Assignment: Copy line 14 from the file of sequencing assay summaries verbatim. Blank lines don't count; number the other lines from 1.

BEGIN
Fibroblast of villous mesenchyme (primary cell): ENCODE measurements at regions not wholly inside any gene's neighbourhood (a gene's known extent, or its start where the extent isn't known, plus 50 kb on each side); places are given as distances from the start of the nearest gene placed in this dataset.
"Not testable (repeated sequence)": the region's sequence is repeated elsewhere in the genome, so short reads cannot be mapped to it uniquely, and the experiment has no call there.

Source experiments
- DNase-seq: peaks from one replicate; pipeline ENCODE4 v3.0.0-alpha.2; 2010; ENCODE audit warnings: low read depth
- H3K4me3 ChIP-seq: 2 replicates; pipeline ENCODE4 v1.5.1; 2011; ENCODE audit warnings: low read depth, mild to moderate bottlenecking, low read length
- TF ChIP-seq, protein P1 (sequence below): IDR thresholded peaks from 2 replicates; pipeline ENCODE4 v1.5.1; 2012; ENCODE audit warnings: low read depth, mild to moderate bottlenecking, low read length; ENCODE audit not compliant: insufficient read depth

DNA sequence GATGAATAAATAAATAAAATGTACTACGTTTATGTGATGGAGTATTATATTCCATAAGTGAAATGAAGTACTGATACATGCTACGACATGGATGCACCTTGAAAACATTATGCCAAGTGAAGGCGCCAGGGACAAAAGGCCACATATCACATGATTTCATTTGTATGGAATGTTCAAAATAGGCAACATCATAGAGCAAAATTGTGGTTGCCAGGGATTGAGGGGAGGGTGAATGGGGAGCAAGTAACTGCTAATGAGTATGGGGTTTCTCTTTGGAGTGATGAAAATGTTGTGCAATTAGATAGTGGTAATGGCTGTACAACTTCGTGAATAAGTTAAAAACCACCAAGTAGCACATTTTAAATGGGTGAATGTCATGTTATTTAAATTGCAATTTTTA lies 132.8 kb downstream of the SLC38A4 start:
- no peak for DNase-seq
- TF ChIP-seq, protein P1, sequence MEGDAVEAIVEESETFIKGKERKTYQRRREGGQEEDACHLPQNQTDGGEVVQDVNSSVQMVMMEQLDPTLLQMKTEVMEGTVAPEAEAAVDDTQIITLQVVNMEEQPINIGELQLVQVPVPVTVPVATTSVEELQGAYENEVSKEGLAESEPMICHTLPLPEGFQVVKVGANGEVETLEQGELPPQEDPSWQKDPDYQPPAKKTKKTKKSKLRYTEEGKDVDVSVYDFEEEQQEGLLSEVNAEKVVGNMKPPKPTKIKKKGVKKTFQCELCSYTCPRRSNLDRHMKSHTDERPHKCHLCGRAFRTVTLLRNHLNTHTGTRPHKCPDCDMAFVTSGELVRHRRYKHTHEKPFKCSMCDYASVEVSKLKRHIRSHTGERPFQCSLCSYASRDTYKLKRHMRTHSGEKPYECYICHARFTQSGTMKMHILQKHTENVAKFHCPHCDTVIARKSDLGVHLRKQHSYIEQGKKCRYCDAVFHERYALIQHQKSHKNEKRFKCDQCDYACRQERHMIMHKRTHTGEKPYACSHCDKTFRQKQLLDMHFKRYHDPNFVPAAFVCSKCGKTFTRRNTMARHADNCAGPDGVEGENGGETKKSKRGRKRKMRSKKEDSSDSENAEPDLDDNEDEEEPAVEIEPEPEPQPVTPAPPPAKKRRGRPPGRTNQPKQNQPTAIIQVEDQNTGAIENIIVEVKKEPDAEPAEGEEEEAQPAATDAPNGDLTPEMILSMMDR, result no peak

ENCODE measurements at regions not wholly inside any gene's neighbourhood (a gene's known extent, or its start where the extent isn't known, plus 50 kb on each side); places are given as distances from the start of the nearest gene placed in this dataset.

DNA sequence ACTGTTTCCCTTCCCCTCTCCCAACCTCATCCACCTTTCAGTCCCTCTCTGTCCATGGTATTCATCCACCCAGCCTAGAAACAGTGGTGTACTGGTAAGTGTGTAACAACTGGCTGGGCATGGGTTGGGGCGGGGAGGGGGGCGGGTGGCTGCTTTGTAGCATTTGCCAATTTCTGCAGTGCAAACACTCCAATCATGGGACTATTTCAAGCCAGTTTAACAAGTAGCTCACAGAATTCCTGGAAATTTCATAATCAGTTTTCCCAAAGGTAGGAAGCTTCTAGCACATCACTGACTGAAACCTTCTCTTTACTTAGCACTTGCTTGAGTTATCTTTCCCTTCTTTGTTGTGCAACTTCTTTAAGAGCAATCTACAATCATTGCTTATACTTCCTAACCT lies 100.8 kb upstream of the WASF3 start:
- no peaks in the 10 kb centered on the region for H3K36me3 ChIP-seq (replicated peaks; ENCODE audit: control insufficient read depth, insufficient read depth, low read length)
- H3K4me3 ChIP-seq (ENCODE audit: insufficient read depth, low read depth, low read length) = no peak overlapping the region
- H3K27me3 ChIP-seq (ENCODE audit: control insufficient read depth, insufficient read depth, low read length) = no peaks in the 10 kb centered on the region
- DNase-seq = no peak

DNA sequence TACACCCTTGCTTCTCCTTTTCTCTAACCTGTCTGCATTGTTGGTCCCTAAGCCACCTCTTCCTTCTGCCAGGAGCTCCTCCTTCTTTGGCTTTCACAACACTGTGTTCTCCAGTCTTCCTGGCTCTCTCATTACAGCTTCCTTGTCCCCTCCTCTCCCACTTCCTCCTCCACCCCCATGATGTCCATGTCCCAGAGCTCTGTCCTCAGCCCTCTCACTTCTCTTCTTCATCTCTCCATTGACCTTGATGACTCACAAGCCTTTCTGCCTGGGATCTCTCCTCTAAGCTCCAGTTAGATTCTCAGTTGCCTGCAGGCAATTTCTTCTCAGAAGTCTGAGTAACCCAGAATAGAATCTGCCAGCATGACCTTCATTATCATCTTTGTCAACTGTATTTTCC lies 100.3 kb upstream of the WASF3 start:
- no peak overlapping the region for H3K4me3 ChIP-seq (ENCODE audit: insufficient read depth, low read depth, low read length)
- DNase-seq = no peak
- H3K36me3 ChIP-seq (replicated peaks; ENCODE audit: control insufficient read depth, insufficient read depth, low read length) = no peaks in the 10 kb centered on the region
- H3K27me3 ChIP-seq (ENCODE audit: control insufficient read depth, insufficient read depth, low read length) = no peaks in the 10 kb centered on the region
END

- H3K27me3 ChIP-seq (ENCODE audit: control insufficient read depth, insufficient read depth, low read length) = no peaks in the 10 kb centered on the region